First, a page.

Collected blood samples were fractionated into plasma, erythrocytes and Peripheral Blood Mononuclear Cells (PBMC) in a Ficoll-Paque Plus gradient (Ficoll-Paque Plus GE Healthcare) and stored at −80°C until further analysis, as has been previously described (de Gonzalo-Calvo et al., 2010, 2012). The Bradford method (Bradford, 1976) was used to measure plasma protein concentrations.
2.5 Oxidative Stress Studies
Protein oxidative damage (PD) was measured in plasma by using the methods described by Levine et al. (Levine et al., 1990), with modifications of Coto-Montes and Hardeland (Coto-Montes and Hardeland, 1999), for the determination of the concentrations of carbonylated proteins. The results are presented as nmol carbonylated protein/mg protein.
Total antioxidant activity (TAA) was determined in plasma by using the ABTS/H2O2/HRP method (Arnao et al., 2001), which was modified in our laboratory for plasma samples (de Gonzalo-Calvo et al., 2010, 2012). The results are expressed as equivalents of mg Trolox/g protein.
2.6 Western Blot Inmunoassay
For the different western blot immunoassays, tissue homogenates (50 µg of protein per sample) were mixed with Laemmli sample buffer (BioRad Laboratories, Inc., CA, United States). The samples were fractionated by using SDS-PAGE at 200 V. After separation, protein was transferred to polyvinylidene fluoride membranes at 350 mA (Immobilon TM-P; Millipore Corp., MA, United States). β-actin (typical housekeeping protein) no showed significant variations in their levels; therefore, it was used to ensure equal loading. The membranes were incubated with the following primary antibodies: p-70S6 kinase (9,202, Cell Signaling); phospho-p-70S6 kinase (9,206, Cell Signaling); CI-20 (NDUFB8) (ab110242, Abcam, Cambridge, United Kingdom); CII-30 (SDHB) (ab14714, Abcam, Cambridge, United Kingdom) and CV (ATP5A) (ab14748, Abcam, Cambridge, United Kingdom). The membranes were incubated with the corresponding horseradish peroxidase-conjugated secondary antibody (Sigma-Aldrich, Missouri, United States). The membranes were developed using a chemiluminescent horseradish peroxidase substrate (WBKLS0500, Millipore Corp., Darmstadt, Germany), according to the manufacturer’s instructions. Image Studio Lite 5.2.5 software (LI-COR Biosciences, Nebraska, United States) was used for the quantitative analysis.
2.7 ATP Production
Adenosine triphosphate (ATP) levels were determined by using a commercially available ATP bioluminescent kit (FLAA, Sigma-Aldrich, Saint Louis, MO, United States). The assay was performed as indicated by the manufacturer. The results are expressed as nmol ATP/g protein.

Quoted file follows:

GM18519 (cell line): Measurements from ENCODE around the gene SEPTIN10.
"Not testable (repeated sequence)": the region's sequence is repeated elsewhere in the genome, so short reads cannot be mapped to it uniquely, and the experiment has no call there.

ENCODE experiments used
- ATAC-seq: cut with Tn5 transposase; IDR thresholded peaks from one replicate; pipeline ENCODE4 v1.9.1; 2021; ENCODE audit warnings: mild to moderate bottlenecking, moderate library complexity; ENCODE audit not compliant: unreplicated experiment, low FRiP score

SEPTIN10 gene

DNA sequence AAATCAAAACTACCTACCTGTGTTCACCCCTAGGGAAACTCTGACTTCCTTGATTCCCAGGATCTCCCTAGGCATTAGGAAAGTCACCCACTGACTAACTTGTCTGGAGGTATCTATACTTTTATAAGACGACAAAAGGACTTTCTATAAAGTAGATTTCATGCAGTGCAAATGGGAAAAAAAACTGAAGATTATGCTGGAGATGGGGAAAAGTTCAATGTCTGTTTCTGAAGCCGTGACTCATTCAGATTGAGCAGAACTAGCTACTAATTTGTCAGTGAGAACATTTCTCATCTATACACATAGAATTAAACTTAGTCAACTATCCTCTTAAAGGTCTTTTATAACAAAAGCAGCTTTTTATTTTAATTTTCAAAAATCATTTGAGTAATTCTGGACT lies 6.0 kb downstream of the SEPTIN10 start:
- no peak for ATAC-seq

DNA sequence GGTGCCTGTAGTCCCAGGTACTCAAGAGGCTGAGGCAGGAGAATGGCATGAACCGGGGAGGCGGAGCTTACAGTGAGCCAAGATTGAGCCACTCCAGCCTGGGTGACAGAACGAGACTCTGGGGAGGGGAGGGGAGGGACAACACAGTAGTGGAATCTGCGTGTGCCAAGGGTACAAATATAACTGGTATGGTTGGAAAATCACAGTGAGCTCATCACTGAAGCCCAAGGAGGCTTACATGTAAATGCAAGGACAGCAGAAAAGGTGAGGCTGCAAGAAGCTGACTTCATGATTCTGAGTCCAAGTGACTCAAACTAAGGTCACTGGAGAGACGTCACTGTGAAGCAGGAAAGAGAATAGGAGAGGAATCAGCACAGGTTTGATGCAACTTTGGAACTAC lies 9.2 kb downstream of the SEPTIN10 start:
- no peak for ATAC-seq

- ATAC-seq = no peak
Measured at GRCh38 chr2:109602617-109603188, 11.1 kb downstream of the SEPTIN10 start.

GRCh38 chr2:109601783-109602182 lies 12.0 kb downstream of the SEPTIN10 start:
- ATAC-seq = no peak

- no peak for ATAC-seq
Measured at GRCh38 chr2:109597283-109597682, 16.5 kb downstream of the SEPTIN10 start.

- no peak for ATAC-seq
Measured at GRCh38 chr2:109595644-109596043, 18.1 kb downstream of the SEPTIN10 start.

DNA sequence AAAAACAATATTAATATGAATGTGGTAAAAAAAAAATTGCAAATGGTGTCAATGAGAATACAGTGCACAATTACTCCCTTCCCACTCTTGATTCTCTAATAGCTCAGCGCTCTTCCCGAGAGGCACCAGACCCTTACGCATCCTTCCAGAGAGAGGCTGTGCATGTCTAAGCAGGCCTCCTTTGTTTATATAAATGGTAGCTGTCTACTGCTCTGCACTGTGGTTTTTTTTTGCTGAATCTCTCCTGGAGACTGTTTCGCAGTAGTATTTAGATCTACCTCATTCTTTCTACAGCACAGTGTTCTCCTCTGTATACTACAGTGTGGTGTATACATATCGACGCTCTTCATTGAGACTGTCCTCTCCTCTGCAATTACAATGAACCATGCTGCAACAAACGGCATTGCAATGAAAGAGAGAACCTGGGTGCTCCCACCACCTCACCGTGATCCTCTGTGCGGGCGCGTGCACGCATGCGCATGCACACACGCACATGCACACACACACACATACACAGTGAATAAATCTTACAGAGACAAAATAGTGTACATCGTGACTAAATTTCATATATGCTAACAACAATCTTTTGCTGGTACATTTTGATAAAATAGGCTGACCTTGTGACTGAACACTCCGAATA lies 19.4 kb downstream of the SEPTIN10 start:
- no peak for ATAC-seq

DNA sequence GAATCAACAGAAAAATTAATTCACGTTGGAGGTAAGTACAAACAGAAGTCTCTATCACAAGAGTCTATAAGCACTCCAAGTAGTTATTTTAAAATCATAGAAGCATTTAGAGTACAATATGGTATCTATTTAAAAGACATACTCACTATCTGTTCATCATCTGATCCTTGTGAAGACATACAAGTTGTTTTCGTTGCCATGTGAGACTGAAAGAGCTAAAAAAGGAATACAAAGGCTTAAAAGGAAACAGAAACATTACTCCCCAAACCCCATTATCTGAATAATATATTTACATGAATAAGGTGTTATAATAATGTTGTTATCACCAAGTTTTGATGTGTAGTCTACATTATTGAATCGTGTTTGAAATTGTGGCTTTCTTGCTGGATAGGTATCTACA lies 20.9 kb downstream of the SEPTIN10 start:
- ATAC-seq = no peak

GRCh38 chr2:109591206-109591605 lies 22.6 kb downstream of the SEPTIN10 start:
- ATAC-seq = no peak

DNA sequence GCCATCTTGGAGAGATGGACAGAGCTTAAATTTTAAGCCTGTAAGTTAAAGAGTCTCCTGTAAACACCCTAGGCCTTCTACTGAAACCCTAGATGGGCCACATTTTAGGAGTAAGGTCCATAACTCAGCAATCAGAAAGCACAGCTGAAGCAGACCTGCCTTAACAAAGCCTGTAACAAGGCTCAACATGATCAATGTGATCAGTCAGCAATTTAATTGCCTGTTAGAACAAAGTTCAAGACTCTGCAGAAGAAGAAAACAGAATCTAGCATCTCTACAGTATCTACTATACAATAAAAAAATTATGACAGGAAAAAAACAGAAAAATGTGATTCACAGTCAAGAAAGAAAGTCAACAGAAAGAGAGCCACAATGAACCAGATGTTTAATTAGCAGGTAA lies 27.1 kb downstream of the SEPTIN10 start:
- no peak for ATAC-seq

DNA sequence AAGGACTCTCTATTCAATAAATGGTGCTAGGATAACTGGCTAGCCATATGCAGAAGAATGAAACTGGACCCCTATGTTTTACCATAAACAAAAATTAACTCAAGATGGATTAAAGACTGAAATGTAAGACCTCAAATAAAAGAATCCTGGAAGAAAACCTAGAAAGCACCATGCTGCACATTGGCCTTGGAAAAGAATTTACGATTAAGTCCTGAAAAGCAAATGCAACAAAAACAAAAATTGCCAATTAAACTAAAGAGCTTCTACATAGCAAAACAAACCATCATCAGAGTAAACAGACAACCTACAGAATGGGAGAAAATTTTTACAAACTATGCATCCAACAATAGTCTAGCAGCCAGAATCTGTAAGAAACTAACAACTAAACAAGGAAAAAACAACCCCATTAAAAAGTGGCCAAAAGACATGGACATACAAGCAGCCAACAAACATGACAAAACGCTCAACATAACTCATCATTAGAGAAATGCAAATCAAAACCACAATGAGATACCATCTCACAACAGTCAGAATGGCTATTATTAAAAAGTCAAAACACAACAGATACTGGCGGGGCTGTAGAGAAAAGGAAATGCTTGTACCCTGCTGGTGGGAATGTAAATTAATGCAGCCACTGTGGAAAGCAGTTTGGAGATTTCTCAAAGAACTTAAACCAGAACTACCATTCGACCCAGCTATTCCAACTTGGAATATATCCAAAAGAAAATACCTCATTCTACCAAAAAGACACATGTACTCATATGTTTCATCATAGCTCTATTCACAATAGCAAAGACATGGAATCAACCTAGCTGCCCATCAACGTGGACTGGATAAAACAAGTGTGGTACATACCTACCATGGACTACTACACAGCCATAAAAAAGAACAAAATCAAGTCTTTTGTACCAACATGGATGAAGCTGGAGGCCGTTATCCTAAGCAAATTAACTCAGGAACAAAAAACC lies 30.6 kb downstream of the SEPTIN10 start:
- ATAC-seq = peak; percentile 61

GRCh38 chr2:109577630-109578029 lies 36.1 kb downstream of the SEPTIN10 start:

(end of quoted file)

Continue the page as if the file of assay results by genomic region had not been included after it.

2.8 Statistical Analysis
The statistical software package SPSS 20.0.0 for Macintosh (SPSS Inc., Chicago, IL, United States) was used for all of the statistical analyses. The data are expressed as the mean and the standard error of the mean (SEM). The normality of the data was analyzed by using the Kolmogorov-Smirnov test. Comparisons between timepoints and between sexes were performed using the Student’s t-test or Mann-Whitney U test for the continuous variables. Significance was accepted with p < 0.05.
These results are divided into two main groups, depending on whether they are related to the identification of equipment properties or to the effects produced at the cellular level.
3.1 Nanoparticle Determination
Before starting the study, nanoparticle detection tests were performed. The tests that were performed on environmental samples for PM in suspension showed a fast and effective reduction for PM of sizes 0.3, 0.5, 1.0, 2.5, 5.0 and 10 µm in indoor spaces after 30, 40 and 60 min, being PM referring to particles in suspension with a diameter smaller than the number that accompanies it. Figure 1 shows the levels of the different sizes of PM before the initiation of the system (Figure 1A), after 30/40 min (Figure 1B) and after 60 min (Figure 1C). The controls and tests showed that the volumetric flow rate, the air velocity and the outlet temperature of the system were 156.8, 224.5, and 284, 7 m3/h for an average flow rate during the operation of the system at speeds 1, 2 and 3, respectively, and a temperature of 24.8°C ± 0.5°C. The results of this study showed very low levels of indoor airborne nanoparticles; in fact, the obtained levels of nanoparticles were maintained below the minimum limit established by the WHO for indoor spaces. Furthermore, a higher PM load in suspension indicated a greater reduction percentage that was obtained with the system.